The Unity - 'The Unity'

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The Unity - 'The Unity'

The depth of melodic goodness on this self-titled release leaves you feeling hungry for more of the same.

Bounding themselves together through their shared interests, both personally and professionally, Power Metal stalwarts Gamma Ray's Michael Ehré and Henjo Richter have come together outside of their day-job, along with Ehré's Love.Might.Kill cohorts, to tap into their time machine and take us back to the eighties for a Melodic Rock masterclass, via the NWOBHM and Hard Rock highways, in the shape of their self-titled debut.

Opener 'Rise And Fall' is a bold statement, clear as ever, that TU is here to do one thing, and one thing only: express its members undying passion for the genres it plays into and respects. Admittedly, '...Fall' feels as if it is the prologue, a prototypical experiment of sorts, where Ehré and Richter tinkered endlessly and perhaps aimlessly in search of just quite where they sat on the scale of genre as TU.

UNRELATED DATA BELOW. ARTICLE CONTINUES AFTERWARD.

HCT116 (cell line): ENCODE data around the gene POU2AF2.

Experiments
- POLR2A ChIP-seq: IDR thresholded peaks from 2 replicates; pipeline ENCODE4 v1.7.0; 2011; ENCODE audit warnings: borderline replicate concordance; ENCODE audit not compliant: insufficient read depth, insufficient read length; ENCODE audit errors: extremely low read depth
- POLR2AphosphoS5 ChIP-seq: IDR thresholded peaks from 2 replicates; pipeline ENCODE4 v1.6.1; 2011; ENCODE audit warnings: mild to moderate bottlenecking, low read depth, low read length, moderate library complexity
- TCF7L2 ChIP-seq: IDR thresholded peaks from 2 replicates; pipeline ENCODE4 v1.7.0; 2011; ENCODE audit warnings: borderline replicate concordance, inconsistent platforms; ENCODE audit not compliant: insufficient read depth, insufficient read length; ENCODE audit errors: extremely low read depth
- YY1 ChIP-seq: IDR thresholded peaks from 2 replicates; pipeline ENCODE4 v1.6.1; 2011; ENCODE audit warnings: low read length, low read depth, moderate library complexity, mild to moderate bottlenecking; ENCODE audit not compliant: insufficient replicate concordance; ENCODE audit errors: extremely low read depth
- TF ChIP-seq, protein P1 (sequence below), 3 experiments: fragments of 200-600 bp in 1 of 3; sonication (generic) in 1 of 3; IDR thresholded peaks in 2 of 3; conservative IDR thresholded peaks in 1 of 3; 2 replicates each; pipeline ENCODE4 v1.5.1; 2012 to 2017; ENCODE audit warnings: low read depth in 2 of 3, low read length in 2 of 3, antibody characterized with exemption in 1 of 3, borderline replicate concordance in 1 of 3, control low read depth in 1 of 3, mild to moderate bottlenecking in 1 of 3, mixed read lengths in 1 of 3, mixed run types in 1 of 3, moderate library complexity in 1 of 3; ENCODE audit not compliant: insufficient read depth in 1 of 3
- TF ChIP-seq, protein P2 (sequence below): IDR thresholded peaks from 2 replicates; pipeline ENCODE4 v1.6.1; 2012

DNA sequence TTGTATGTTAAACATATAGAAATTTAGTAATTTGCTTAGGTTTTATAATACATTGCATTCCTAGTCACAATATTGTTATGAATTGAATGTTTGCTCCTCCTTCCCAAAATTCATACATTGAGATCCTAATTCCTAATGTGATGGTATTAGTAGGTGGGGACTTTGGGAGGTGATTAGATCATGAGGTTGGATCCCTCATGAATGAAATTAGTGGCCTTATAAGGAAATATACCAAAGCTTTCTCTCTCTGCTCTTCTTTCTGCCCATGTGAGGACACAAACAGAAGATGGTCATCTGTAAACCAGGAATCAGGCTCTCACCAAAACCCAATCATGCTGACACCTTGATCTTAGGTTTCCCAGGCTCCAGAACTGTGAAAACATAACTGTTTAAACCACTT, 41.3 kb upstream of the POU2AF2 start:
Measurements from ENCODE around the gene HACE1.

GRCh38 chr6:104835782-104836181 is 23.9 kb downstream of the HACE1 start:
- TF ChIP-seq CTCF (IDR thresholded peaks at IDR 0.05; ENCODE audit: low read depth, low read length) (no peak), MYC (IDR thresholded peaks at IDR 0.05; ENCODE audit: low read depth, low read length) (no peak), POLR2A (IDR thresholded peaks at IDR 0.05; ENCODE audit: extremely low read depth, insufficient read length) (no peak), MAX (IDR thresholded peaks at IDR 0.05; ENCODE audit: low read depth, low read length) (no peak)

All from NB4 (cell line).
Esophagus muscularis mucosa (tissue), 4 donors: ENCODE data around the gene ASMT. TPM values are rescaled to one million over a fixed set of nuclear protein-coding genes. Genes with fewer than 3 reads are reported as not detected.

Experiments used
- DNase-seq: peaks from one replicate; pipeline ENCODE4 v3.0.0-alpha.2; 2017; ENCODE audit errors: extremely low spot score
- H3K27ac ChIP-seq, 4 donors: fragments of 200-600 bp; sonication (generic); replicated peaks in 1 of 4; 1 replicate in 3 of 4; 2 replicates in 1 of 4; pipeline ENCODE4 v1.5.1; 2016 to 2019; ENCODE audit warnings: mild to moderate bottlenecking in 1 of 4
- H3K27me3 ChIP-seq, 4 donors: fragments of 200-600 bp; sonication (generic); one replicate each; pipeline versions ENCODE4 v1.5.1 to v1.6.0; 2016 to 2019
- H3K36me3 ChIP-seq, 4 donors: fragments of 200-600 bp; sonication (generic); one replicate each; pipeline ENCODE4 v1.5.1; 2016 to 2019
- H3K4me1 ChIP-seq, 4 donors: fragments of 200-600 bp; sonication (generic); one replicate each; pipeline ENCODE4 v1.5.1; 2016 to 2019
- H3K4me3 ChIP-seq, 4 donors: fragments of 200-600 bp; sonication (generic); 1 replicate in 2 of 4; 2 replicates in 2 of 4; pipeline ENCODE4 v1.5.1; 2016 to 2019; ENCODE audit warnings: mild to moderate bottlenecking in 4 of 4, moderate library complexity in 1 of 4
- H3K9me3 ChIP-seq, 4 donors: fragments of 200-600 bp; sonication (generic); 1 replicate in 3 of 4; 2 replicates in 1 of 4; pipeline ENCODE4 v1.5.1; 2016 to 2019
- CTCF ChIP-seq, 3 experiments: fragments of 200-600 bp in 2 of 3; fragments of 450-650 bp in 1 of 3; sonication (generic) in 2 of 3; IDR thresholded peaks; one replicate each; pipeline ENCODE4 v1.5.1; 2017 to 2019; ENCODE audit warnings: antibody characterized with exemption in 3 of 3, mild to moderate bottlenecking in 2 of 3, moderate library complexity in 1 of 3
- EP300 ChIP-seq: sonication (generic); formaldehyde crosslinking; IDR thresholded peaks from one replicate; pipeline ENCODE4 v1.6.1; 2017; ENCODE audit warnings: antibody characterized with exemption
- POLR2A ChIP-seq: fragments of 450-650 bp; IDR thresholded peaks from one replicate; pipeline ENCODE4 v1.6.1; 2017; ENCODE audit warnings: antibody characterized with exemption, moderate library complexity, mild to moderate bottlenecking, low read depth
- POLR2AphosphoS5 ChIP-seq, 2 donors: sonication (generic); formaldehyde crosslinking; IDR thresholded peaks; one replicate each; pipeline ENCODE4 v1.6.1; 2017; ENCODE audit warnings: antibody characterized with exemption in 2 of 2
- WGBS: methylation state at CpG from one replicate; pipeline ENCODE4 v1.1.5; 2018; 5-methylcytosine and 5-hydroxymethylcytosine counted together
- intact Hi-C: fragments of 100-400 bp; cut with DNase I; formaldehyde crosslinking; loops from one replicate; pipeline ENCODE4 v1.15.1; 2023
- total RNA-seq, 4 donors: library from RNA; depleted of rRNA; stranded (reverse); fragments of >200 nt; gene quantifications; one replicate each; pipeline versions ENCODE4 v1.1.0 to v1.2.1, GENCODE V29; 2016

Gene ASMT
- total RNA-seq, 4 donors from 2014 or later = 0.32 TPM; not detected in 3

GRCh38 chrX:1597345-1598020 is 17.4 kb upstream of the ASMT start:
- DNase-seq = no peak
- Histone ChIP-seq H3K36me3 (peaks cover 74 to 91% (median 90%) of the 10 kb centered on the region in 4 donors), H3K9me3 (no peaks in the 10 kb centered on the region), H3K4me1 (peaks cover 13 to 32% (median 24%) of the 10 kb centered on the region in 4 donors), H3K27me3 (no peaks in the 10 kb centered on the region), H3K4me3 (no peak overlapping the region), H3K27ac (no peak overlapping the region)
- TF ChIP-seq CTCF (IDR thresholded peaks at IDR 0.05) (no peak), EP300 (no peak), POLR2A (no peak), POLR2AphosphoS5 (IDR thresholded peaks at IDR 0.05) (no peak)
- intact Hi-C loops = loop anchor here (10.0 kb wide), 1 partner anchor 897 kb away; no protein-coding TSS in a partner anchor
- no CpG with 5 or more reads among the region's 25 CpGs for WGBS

'No More Lies' removes instantaneously any doubt that The Unity had fallen into the all-too-familiar trappings of a Power Metal rooted super-group, replacing a tendency to hover as close as possible to their source material with an experimental touch, throwing out slick solos that slide across an almost luscious landscape bursting directly into a chorus taken straight from Praying Mantis' rulebook – "No more lies, no more tears, no more pain, no more crying in the rain, no more words, no more lies".

Whilst '...Lies' and 'Always Just You' hark back and provide memories of Melodic Rock's eighties heydays, the darker NWOBHM tones of the roaring, growling, and pounding 'Firesign' and Iron Maiden-aping 'Close To Crazy' take the things we love so much about the likes of PM, Ten and Magnum and throws them into the modern era, offering something so many bands have tried and failed miserably to do; create a collection of Melodic Rock songs without sounding as if you're searching for the golden days that are long gone.

Closer 'Never Forget' is perhaps the epitome of all that 'The Unity' represents, respects and resonates, acting as a clear-cut bookend showcasing their blend of nostalgic quality and modern necessity. Whilst the likes of '...Fall' and 'God Of Temptation' drop the pace and pummel you almost into sadness, the depth of melodic goodness on this self-titled release leaves you feeling hungry for more of the same.

Jack Press

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